If you wish to enjoy eating apples, strawberries or mangos, you merely need to visit your local fruit shop and buy them, provided they are in season. I often do this myself. But you would have to be out of your mind to buy synthetic chemical essences of these flavours and inhale them into your lungs. Yet this is what e-cigarette users do, and not just occasionally, which would be bad enough, but many times every day for years on end. Nasty juice indeed.

Is vaping safe? The obvious answer is ‘No’. The function of our lungs is to absorb oxygen and to exhale carbon dioxide produced by the body’s metabolism. Therefore, normally only clean air should be inhaled. E-cigarette vapour typically contains nicotine, water, propylene glycol, glycerin, flavourings and traces of heavy metals and other nasty chemicals.

How can one prove that vaping is, or is not, safe? You can’t. There is no reliable way of speeding up the process of long-term exposure to e-cigarette vapour to produce in a few weeks or months what the effects of daily vaping would be in humans after, say, twenty years. This doesn’t prevent scientists from trying, though.

There was a report in the doughty Mail Online (12 September 2017) of a study carried out by intrepid researcher Dr Pawan Sharma from the University of Technology, Sydney. The headline breathlessly informed us: ‘Vaping in pregnancy increases a child’s risk of asthma even if the e-cigarettes are nicotine free.’ In mice, that is.

Isn’t it enough on common sense grounds that vaping is likely to be bad for your health and even more so for pregnant women and their babies? But suppose Dr Sharma’s study had found no harmful effects of vaping in mice, would that mean it’s safe for pregnant women to vape away as much as they like? Obviously not – mice are not the same as humans and it’s an absurd and groundless assumption to regard animals as valid ‘models’ for human illnesses.

Dr Sharma admitted as much because, when I wrote and asked him to please tell me what is the scientific basis for believing that the results are applicable to humans, he was honest enough to reply: ‘These results can’t be extrapolated to humans right away.’

Then why did he do the experiments in the first place? Nonetheless, does he think the results might be extrapolatable (able to predict what happens in humans) in the future, and if so, when, and why? Of course I heard nothing further from this seeker after the truth.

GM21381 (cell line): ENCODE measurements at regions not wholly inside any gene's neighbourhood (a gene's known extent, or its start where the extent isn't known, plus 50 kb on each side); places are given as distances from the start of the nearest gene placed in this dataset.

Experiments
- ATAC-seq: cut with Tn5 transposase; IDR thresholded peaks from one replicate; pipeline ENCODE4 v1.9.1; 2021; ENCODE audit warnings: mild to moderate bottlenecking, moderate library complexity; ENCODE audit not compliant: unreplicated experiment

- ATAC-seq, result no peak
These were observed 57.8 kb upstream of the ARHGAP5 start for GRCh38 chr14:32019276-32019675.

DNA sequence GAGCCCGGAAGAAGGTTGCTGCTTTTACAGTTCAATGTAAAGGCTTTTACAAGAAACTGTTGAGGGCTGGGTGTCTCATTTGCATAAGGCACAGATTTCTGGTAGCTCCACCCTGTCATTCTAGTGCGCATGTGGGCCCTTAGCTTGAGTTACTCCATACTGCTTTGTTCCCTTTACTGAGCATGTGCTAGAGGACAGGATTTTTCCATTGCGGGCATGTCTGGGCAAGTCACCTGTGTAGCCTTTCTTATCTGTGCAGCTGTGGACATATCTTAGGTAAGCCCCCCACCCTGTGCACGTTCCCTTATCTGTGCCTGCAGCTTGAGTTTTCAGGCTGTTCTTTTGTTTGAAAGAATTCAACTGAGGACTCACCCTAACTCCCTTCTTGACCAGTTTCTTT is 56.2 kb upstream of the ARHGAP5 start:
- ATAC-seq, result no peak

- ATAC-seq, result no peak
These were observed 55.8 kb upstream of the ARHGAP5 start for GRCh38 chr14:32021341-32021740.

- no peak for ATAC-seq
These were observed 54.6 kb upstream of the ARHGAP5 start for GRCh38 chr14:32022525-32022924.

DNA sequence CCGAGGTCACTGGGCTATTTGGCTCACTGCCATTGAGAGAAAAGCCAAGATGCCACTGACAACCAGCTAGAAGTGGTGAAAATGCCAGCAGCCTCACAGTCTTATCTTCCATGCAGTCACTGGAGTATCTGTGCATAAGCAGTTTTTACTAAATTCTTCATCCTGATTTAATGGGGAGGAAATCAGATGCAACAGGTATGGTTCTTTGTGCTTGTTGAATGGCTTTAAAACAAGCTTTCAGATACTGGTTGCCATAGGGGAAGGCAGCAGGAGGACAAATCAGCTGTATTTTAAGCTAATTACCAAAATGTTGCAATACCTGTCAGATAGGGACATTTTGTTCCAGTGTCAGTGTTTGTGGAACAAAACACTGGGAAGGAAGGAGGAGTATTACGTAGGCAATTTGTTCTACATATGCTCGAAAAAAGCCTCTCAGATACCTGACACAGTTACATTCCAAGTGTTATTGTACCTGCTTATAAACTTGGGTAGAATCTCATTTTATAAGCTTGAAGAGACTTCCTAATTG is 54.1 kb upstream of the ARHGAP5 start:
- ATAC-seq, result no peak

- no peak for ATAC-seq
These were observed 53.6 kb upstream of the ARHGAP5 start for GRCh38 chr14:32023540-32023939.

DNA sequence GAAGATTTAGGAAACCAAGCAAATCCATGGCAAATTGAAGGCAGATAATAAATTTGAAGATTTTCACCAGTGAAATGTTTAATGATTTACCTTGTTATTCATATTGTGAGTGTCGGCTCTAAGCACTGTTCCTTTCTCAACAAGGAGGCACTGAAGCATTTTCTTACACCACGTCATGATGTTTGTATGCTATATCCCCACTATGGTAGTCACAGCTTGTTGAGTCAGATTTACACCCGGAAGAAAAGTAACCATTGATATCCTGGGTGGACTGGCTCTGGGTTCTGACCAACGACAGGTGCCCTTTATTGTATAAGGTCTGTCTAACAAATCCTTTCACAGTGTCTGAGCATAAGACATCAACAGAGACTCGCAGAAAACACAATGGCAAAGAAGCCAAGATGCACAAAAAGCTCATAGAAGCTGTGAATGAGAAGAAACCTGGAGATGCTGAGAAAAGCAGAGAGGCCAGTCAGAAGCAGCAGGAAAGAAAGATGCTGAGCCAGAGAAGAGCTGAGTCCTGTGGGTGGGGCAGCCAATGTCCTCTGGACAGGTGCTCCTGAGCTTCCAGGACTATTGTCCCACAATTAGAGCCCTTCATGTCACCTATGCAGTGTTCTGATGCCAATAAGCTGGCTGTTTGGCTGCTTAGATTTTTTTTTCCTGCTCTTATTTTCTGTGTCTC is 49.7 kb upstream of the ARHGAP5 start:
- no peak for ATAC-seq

Researchers working for Big Tobacco, on the other hand, are striving to prove the opposite: that tobacco products such as heated (not burnt) tobacco ‘sticks’ (for example, iQOS and ‘glo’) are potentially less harmful than smoking in humans. See http://nicotinemonkey.com/?p=1642. At least Philip Morris, the subject of this post, are cautious enough in their lawyerly fashion only to refer to this new-fangled way of poisoning yourself with tobacco as a potentially reduced risk product.

You can ‘prove’ anything you want with animal experiments. They should be seen for what they are: crude, cruel and useless for understanding human diseases.

Vaping should also be seen for what it is: a way of continuing nicotine addiction that it is hoped will be safer than smoking.

Text © Gabriel Symonds

The Great E-cigarette Confusion

Action on Smoking and Health (ASH) with its punny acronym of a name seems reluctant to embrace the only action that would solve the smoking problem once and for all: calling for banning tobacco. I recently asked their Chief Executive, Ms Deborah Arnott, by email, twice, whether this is ASH’s policy, and if not, why not. The answer was no reply. Or the reply was no answer.

Instead, the action that this organisation seems to favour is of the following kind.

Deborah Arnott:

There are currently 2.9 million e-cigarette users in Great Britain, over half of whom have quit smoking. E-cigarettes are playing an important role in supporting smokers to switch from tobacco smoking…As the market continues to develop we hope to see products go through the more stringent licensing process and become licensed as medicines and available on prescription. (Source: ASH Daily News 4 July 2017)

The sentence ‘E-cigarettes are playing an important role in supporting smokers to switch from tobacco smoking’ is muddled.

Presumably Ms Arnott means ‘E-cigarettes can help smokers switch from tobacco smoking to e-cigarettes’ but this isn’t very satisfactory either. Let me try again. ‘E-cigarettes have a role (we can forego the ‘playing an important role’ cliché) in helping smokers switch from smoking to other, allegedly safer, ways of satisfying their nicotine addiction.’